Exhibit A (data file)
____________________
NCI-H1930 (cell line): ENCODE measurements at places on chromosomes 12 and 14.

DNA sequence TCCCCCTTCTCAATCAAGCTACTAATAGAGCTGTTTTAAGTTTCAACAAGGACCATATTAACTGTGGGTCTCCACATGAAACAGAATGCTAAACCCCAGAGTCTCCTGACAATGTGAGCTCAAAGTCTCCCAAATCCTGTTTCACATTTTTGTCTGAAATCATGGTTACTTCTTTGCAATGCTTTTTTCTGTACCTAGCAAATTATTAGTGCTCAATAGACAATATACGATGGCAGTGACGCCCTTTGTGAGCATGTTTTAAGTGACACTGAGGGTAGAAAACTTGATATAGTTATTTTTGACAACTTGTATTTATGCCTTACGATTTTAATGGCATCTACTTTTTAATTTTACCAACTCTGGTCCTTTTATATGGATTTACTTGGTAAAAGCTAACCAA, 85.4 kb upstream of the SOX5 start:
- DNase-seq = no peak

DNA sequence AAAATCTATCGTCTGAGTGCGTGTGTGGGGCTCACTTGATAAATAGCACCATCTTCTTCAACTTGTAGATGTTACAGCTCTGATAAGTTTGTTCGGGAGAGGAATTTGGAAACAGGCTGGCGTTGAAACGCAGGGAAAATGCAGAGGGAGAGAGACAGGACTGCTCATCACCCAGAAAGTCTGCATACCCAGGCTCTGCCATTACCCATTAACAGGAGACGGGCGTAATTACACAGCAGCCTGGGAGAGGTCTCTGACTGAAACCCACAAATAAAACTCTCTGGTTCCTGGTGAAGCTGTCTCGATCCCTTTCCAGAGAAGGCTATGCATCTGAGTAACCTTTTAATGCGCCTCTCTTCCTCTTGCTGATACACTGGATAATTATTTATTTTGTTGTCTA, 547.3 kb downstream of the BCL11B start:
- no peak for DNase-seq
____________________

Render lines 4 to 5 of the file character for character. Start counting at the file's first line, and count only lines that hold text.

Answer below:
DNA sequence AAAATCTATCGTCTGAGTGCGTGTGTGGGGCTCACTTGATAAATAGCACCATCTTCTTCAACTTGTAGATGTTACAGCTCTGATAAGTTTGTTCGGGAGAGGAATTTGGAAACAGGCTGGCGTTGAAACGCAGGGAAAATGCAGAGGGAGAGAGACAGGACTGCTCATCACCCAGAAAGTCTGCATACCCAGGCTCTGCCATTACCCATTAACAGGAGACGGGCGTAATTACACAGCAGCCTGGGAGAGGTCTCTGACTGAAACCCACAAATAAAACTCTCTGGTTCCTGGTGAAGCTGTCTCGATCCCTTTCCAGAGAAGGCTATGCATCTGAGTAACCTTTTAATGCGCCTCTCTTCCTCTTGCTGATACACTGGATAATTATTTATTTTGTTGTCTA, 547.3 kb downstream of the BCL11B start:
- no peak for DNase-seq